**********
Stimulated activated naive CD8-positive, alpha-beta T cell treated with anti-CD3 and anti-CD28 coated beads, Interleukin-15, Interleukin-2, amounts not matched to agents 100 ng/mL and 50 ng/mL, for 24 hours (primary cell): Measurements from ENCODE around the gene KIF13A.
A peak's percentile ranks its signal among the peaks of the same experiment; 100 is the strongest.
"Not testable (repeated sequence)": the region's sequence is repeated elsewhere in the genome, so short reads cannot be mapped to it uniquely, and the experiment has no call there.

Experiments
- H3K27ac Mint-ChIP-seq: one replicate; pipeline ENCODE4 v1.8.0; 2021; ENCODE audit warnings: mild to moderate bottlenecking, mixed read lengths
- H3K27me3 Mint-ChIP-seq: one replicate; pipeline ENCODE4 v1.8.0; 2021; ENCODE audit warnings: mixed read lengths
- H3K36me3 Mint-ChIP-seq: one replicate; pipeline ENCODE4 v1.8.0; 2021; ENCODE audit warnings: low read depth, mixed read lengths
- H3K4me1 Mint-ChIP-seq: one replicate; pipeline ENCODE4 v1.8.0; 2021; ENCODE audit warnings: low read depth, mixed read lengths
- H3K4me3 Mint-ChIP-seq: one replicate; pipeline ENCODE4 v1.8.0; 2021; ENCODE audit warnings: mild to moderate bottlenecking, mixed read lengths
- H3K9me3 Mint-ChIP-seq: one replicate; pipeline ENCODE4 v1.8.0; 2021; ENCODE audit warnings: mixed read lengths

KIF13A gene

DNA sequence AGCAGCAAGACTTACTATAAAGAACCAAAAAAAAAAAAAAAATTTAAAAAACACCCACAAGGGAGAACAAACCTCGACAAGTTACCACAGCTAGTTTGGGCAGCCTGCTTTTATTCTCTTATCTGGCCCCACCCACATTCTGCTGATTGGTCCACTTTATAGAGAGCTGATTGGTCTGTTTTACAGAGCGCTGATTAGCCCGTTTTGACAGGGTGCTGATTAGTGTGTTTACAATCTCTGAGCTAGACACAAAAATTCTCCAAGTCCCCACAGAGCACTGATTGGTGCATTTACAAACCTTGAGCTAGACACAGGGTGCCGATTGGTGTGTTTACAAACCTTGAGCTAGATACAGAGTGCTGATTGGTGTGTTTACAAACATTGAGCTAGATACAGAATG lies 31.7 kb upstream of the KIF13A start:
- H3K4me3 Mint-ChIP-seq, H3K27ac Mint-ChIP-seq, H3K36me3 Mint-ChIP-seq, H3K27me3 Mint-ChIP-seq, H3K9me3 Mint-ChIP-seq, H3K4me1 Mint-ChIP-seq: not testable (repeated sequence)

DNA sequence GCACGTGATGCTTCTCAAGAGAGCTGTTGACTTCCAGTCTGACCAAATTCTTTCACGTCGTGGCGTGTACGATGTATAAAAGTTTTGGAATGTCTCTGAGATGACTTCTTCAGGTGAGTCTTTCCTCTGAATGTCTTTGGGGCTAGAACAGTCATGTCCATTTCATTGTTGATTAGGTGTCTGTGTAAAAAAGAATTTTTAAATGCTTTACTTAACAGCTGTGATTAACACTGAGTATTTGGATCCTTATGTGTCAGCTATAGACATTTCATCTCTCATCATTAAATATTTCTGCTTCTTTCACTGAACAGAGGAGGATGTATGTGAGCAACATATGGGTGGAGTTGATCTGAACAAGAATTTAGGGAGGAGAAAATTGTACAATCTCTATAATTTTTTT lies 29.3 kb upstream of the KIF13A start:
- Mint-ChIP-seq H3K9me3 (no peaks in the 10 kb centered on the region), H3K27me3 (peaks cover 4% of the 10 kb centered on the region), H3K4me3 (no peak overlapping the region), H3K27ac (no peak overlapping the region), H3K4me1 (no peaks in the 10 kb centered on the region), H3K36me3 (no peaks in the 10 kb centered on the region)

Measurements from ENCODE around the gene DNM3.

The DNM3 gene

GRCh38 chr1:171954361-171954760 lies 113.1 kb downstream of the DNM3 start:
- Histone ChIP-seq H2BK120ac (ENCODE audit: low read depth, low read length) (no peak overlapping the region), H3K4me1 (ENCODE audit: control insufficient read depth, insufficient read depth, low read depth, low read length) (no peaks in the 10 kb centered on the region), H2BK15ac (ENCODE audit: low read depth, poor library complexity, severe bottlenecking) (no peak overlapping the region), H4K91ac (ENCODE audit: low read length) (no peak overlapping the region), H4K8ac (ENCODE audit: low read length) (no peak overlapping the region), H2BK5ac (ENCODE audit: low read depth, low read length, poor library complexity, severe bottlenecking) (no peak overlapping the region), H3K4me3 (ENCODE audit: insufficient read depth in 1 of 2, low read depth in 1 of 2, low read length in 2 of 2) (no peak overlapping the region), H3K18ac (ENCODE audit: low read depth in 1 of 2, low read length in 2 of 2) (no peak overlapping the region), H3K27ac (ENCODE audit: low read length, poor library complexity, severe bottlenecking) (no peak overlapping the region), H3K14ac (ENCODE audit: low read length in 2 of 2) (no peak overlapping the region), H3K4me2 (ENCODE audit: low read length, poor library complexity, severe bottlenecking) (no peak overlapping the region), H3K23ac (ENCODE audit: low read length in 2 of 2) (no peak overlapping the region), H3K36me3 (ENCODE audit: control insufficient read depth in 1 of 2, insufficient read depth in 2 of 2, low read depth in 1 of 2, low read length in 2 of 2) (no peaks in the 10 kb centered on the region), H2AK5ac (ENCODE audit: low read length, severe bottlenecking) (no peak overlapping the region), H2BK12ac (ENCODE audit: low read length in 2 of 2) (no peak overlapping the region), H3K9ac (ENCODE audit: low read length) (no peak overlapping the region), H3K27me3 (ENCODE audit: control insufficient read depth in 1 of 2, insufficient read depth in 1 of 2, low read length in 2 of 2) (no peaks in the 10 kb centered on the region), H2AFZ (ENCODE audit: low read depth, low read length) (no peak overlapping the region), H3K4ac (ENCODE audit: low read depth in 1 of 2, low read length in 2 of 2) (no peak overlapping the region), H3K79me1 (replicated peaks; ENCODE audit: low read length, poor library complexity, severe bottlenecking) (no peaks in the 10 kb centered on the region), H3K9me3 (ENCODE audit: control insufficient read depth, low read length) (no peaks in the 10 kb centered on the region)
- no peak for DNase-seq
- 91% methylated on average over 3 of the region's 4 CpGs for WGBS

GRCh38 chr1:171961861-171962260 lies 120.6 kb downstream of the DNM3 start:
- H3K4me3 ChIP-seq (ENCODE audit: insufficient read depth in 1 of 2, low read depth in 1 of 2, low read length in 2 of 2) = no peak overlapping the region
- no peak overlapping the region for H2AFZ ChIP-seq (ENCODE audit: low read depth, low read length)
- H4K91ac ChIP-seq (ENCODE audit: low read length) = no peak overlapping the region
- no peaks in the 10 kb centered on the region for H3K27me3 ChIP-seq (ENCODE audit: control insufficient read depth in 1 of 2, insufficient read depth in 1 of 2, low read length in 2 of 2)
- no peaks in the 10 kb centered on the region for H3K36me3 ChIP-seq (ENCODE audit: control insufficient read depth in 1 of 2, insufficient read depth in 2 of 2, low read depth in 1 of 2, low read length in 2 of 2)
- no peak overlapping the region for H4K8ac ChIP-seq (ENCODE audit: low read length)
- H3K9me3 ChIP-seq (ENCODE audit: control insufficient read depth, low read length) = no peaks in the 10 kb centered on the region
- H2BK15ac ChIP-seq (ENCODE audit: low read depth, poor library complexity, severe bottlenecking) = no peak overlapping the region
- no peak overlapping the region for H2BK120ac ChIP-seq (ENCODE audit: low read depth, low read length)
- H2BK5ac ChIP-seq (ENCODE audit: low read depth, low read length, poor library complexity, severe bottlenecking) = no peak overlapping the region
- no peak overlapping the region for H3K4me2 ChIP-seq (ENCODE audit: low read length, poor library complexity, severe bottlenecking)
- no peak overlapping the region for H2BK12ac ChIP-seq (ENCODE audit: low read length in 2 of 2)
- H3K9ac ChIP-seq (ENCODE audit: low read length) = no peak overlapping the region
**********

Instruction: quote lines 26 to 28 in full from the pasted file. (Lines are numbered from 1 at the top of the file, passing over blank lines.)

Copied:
- no peaks in the 10 kb centered on the region for H3K27me3 ChIP-seq (ENCODE audit: control insufficient read depth in 1 of 2, insufficient read depth in 1 of 2, low read length in 2 of 2)
- no peaks in the 10 kb centered on the region for H3K36me3 ChIP-seq (ENCODE audit: control insufficient read depth in 1 of 2, insufficient read depth in 2 of 2, low read depth in 1 of 2, low read length in 2 of 2)
- no peak overlapping the region for H4K8ac ChIP-seq (ENCODE audit: low read length)